Advertisement

Cherishing the Wisdom of Community: A Benedictine Model of Leadership for Turbulent Times

  • Dung Q. Tran
  • Michael R. Carey
Reference work entry

Abstract

We live in turbulent times: war, refugees, hate groups, and increasing disconnection between the rich and poor, healthy and sick, and self-interest and the common good. Disorder, angst, and malaise often describe the twenty-first century.

Disorder, angst, and malaise may also describe the sixth century in Europe as the Roman Empire fell apart. In those turbulent times, Benedict of Nursia entered a tradition of Christian monasticism that was then over 200 years old and eventually led a group of monks who sought to grow in spiritual maturity through their experience of authentic relationships in a life lived together.

Benedict developed a written Rule that set up the conditions by which the individual could grow and become an instrument of God’s will in the world. This chapter examines the background and contents of the Rule of Benedict and proposes four key dynamics that may allow twenty-first-century people to learn from the wisdom of the sixth-century monks: community, hospitality, humility, and charity.

Keywords

Rule of benedict Benedictine spirituality Community Hospitality Humility Charity 

References

  1. Block P (2008) Community: the structure of belonging. Berrett-Koehler, San FranciscoGoogle Scholar
  2. Brooks D (2017) The Benedict option. New York Times. https://www.nytimes.com/2017/03/14/opinion/the-benedict-option.html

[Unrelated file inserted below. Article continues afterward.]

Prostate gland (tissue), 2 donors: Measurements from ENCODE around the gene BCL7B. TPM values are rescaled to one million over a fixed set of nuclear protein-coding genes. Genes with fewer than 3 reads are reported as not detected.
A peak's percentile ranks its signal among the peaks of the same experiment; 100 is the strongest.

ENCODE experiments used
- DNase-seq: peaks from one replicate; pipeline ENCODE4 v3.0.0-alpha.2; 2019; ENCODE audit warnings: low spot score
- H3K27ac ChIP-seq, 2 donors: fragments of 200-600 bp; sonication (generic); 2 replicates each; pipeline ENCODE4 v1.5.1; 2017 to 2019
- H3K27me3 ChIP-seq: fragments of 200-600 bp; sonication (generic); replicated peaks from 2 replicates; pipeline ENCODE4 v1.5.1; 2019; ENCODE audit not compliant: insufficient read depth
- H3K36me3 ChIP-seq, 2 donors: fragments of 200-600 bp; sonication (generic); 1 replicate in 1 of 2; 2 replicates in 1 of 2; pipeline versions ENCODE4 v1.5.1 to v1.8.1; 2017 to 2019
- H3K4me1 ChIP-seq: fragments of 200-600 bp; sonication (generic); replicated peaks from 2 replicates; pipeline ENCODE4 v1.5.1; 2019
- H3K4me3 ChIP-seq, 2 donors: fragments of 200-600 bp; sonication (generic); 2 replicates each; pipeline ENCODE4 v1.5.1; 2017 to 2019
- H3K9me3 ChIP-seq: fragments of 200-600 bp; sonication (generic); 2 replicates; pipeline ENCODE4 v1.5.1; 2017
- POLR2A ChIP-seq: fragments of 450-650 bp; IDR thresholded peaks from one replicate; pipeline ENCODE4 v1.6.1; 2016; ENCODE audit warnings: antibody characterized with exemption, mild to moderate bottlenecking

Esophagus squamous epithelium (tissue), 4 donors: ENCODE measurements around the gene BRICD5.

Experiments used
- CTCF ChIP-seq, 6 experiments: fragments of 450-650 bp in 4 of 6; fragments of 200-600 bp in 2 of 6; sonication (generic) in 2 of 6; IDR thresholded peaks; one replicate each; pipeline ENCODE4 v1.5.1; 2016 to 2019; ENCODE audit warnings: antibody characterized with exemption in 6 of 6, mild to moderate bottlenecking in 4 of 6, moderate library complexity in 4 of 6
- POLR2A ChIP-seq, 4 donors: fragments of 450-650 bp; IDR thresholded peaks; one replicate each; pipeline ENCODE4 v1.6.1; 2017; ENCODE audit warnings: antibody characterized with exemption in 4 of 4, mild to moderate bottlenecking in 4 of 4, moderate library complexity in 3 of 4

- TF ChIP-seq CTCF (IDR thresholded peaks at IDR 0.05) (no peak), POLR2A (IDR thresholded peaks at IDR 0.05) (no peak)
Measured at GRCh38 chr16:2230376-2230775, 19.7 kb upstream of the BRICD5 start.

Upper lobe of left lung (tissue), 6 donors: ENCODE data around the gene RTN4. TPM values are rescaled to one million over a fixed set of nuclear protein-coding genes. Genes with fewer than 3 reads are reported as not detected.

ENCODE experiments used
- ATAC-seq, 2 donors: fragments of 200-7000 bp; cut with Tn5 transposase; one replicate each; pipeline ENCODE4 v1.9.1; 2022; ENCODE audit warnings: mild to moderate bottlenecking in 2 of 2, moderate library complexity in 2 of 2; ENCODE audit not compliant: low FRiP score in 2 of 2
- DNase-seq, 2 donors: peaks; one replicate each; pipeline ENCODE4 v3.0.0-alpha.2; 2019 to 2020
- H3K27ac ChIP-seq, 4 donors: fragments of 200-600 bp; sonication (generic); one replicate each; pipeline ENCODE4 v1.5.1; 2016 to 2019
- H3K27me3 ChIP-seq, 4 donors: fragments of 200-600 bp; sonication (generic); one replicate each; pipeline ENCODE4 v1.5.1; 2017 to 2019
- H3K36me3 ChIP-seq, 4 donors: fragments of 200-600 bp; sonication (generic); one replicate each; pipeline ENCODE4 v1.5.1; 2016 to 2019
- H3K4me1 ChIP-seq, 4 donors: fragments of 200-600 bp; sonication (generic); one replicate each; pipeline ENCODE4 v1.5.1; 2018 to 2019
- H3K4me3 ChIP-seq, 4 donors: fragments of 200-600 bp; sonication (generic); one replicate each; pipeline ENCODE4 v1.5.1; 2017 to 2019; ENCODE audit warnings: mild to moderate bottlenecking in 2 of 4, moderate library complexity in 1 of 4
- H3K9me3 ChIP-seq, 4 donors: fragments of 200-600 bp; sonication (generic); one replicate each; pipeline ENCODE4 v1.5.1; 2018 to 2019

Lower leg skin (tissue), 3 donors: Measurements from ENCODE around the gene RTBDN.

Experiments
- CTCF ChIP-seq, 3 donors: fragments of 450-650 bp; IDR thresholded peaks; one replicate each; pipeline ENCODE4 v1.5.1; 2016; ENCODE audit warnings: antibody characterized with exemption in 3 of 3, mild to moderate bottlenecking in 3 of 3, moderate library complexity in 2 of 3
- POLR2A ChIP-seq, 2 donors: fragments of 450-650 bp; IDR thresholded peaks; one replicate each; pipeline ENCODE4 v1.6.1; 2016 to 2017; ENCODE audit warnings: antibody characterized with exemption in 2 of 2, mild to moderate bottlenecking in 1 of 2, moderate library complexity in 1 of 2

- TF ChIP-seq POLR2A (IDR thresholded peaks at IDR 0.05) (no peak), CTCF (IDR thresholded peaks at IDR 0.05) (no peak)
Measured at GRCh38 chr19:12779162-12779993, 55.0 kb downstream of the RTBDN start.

3. Burton-Christie D (1993) The word in the desert: scriptures and the quest for holiness in early Christian monasticism. Oxford University Press, New YorkGoogle Scholar
  4. Casey M (2005) Strangers to the city: reflections on the beliefs and values of the rule of Saint Benedict. Paraclete Press, BrewsterGoogle Scholar
  5. Chittister J (2009) Wisdom distilled from the daily: living the rule of St. Benedict today. HarperCollins, New YorkGoogle Scholar
  6. Day D (1997) The long loneliness: the autobiography of the legendary Catholic social activist. HarperCollins, New YorkGoogle Scholar
  7. Dreher R (2017a) The Benedict option: a strategy for Christians in a post-Christian nation. Penguin, New YorkGoogle Scholar
  8. Dreher R (2017b) Trump can’t save American Christianity. New York Times. https://www.nytimes.com/2017/08/02/opinion/trump-scaramucci-evangelical-christian.html
  9. Frum D (2017) The death knell for America’s global leadership. The Atlantic. https://www.theatlantic.com/international/archive/2017/05/mcmaster-cohn-trump/528609/
  10. Fry T (ed) (1981) RB 1980: the rule of St. Benedict in Latin and English with notes. Liturgical Press, CollegevilleGoogle Scholar
  11. McGinn B (1991) The foundations of mysticism. Crossroad, New YorkGoogle Scholar
  12. McMaster HR, Cohn GD (2017) America first doesn’t mean America alone. Wall Street J. https://www.wsj.com/articles/america-first-doesnt-mean-america-alone-1496187426
  13. Merton T (1960) The wisdom of the desert. New Directions, New YorkGoogle Scholar
  14. Shapiro R (2009) Recovery – the sacred art: the twelve steps as spiritual practice. Skylight Paths, WoodstockGoogle Scholar
  15. Starratt RJ (1993) The drama of leadership. Routledge, LondonGoogle Scholar
  16. Swann L (2007) The Benedictine tradition: spirituality in history. Liturgical Press, CollegevilleGoogle Scholar
  17. Wheatley MJ (2017) Who do we choose to be?: facing reality, claiming leadership, restoring sanity. Berrett-Koehler, OaklandGoogle Scholar

Copyright information

© The Author(s), under exclusive license to Springer International Publishing AG, part of Springer Nature 2018

Authors and Affiliations

  1. 1.Department of Leadership and Organizational DevelopmentCabrini UniversityPhiladelphiaUSA
  2. 2.Department of Organizational LeadershipGonzaga UniversitySpokaneUSA

Personalised recommendations